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October 31, 2005


james governor

would be great to see you talking to specific ibm customers that have significantly benefited over the last ten years, or you would argue are v well positioned for the next ten, based on your new approaches. this is all just so much inside baseball, irving. without customer stories this analysis feels a little too much like cheer leading.

David Berger


You're right that On Demand Business only becomes tangible when you see it in action. We do get so caught up in the Internet that we forget that most of the business world is based on, as a smart person once said to me, things that run on oil. Fortunately, we do have countless real-world examples of companies that take the principles of On Demand Business (as Irving describes above) to create measurable and tangible value for customers and shareholders.

As a start, I suggest you take a look at this New York Times story: http://www.nytimes.com/2005/10/05/technology/techspecial/05lohr.html?ex=1130994000&en=5894baef75e7a11f&ei=5070

Almost every company referenced in the story is an IBM client. You can see certain common dynamics at work at each of them, which Irving nails in his post.

The bottom line is that you don't need to see the words "On Demand Business" to recognize how its tenets are shaping the business world today. What IBM identified in 2002 is coming to pass - perhaps faster and more profoundly than even we anticipated at the time.

Steven Malkiewicz

To everyone's point, here's a site to learn more about how companies have benefited by becoming on demand businesses:

james governor

isnt it time you guys greated an OnDemand blog - with case studies, related news and such? I would subscribe. heck i might even contribute from time to time.

james governor

weird- apparently you had one, but have renamed it The Quick Read... hmmm that's intuitive, not.


Bob Djurdjevic

Hi, Irving. When I was in New York three weeks ago (I've been there twice since - three times in three weeks!), Mark Fox had given me a link to your blog. After having finally settled down back here in Scottsdale for a few days, I've had a chance to read it. You write well! Congrats. I especially enjoyed your perspective on the OnDemand "then and now" (2002 vs. 2005).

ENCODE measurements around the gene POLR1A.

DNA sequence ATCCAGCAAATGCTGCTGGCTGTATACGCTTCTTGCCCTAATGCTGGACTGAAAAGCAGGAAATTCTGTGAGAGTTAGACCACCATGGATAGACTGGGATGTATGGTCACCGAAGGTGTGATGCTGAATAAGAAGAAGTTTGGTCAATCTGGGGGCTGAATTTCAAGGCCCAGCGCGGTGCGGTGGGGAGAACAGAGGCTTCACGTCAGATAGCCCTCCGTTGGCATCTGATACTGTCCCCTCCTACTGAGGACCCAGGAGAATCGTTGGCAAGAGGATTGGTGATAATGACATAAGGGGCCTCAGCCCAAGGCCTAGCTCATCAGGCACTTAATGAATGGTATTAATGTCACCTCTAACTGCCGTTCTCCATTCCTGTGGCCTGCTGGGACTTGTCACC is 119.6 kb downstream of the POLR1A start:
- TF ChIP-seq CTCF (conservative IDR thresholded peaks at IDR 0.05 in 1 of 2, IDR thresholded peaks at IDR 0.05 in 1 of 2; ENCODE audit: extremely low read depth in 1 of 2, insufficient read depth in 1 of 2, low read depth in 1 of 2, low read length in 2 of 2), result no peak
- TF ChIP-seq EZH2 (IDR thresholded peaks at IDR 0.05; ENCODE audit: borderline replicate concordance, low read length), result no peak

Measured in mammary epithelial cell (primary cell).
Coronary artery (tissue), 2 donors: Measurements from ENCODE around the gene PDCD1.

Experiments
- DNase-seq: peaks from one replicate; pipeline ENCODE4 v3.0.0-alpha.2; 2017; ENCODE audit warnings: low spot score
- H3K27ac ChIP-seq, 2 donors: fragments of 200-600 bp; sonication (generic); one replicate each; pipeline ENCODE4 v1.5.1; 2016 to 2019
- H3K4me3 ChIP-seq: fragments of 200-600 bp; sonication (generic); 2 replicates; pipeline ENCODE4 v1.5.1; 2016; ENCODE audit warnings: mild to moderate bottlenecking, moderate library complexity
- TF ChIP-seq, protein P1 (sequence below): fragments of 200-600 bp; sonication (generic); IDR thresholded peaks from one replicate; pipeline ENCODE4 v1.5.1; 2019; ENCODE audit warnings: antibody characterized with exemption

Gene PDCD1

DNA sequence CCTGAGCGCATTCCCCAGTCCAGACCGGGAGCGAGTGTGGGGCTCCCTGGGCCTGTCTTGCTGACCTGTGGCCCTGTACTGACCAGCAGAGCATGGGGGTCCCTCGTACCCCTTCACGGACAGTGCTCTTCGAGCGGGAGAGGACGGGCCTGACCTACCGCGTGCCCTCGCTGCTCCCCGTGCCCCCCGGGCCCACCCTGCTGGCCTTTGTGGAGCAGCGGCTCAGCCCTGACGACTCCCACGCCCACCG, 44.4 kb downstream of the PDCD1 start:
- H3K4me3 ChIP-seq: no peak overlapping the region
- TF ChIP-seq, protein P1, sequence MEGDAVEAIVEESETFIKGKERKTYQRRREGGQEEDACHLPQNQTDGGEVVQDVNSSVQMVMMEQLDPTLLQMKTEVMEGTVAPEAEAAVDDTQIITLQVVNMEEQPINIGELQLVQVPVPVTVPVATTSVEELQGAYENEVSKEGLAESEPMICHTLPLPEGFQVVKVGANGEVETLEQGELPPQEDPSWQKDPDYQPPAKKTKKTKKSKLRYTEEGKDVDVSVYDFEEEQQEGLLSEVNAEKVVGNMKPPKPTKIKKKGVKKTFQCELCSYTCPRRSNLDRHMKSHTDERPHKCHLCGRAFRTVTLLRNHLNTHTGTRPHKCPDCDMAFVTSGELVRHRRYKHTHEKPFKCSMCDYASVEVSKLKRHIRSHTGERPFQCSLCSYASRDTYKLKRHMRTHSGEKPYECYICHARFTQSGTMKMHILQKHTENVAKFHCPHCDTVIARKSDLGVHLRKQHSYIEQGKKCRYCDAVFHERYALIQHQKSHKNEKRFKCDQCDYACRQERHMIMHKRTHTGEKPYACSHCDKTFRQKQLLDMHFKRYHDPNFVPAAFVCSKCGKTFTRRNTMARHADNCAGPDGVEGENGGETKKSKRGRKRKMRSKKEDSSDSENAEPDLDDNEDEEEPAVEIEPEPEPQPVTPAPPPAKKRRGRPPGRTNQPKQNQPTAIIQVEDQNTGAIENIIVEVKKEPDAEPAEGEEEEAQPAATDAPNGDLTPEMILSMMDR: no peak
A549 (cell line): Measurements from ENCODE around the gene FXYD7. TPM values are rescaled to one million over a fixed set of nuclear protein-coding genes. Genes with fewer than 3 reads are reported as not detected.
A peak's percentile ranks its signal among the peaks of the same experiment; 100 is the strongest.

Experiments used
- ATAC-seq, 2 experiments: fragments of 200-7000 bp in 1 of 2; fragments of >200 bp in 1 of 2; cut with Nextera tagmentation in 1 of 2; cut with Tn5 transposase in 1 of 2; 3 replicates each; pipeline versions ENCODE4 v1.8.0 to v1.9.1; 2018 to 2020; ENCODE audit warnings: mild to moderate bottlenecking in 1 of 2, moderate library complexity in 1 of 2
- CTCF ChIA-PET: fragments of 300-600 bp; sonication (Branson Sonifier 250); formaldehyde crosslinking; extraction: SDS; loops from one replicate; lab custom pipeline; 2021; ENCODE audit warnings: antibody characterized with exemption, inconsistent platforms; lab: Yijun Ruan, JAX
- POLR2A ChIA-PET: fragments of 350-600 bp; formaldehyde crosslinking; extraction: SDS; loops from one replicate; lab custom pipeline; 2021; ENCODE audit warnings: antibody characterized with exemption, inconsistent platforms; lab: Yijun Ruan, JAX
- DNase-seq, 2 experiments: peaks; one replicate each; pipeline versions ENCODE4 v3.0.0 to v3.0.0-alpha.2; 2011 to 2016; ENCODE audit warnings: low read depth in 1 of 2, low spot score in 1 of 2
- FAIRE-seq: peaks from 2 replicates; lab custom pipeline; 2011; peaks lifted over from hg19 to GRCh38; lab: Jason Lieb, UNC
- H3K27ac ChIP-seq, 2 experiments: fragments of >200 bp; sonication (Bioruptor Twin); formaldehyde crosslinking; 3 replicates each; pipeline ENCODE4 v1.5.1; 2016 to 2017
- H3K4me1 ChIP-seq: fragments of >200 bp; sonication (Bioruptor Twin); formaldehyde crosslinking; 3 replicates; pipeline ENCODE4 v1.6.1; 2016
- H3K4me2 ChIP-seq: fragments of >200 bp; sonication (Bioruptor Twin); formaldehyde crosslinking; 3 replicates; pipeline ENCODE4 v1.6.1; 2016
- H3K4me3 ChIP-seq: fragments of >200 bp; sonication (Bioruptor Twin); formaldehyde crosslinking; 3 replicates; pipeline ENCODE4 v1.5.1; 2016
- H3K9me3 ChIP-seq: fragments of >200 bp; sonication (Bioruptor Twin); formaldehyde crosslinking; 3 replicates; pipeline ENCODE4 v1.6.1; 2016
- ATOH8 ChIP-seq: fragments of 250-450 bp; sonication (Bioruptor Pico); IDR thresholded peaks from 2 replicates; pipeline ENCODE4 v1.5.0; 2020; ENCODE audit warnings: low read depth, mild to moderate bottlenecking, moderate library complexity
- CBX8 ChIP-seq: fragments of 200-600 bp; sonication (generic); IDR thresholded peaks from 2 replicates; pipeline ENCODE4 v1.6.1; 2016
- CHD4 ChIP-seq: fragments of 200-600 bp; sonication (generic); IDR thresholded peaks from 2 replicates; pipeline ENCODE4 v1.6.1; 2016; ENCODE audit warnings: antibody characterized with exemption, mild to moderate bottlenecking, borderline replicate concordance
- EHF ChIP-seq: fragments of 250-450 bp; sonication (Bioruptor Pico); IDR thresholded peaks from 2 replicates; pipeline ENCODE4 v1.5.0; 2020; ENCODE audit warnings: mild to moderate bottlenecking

If you want to catch up on my recent articles, check out www.djurdjevic.com.

Hope you're doing well. Take care.

Bob Dj.

james governor

its no use pointing to NY Times stories that are behind a firewall... :-(

james governor

i disagree about specialisation. we're on the verge of a renaissance - and that will mean cross domain expertise sharing - which will require generalist skills as well.

Microsoft moves into game consoles. IBM benefits. where would you be if MS was sticking to its knitting? sitting behind intel on the processing highway, is where...

"In this environment, only specialization - a laser-like focus on the few activities that confer real advantage and profit - will enable firms to deliver full value to their key stakeholder groups of customers, employees and shareholders."

pursuing real advantage and profit? that is not the goal of the corporation, as it currently stands, is it? we live in an age of short-termism and short term shareholder value.

IBM would be dead now if it listened to those that said pursue laser like focus and profits- unless i misread Elephants cant dance. mainframes were IBM's profits but the decision was taken to back away from from profitability at the expense of long term sustainability.

i suppose you would argue that gerstner's lazer focus was on integration, or customer needs or something, but i would argue he bucked the trend and actually did focus somewhat on long term value. extraordinary really that he got away with it.

what comes next is collaboration and investment in common infrastructure.

an over exuberant focus on specialisation can leads companies to rely on cash cows. then they die.

and on the outsourcing side - just look at what happened earlier this year when British Airways caterer went on strike. The airline was grounded.

i am not sure i understand how "It is not possible to succeed by simply doing the same things better. In the end, the imperative is to innovate - to do new things that drive different results." chimes with your call for deep specialisation.

ibm is going to succeed in the 21st century precisely becasue it is going to move into healthcare, genomics, and other "non-IT" markets. unless all markets are now "IT markets". or unless i spose IBM's new specialisation is innovation rather than technology. but that just seems too broad to make sense in the usual CBM sense, for example...

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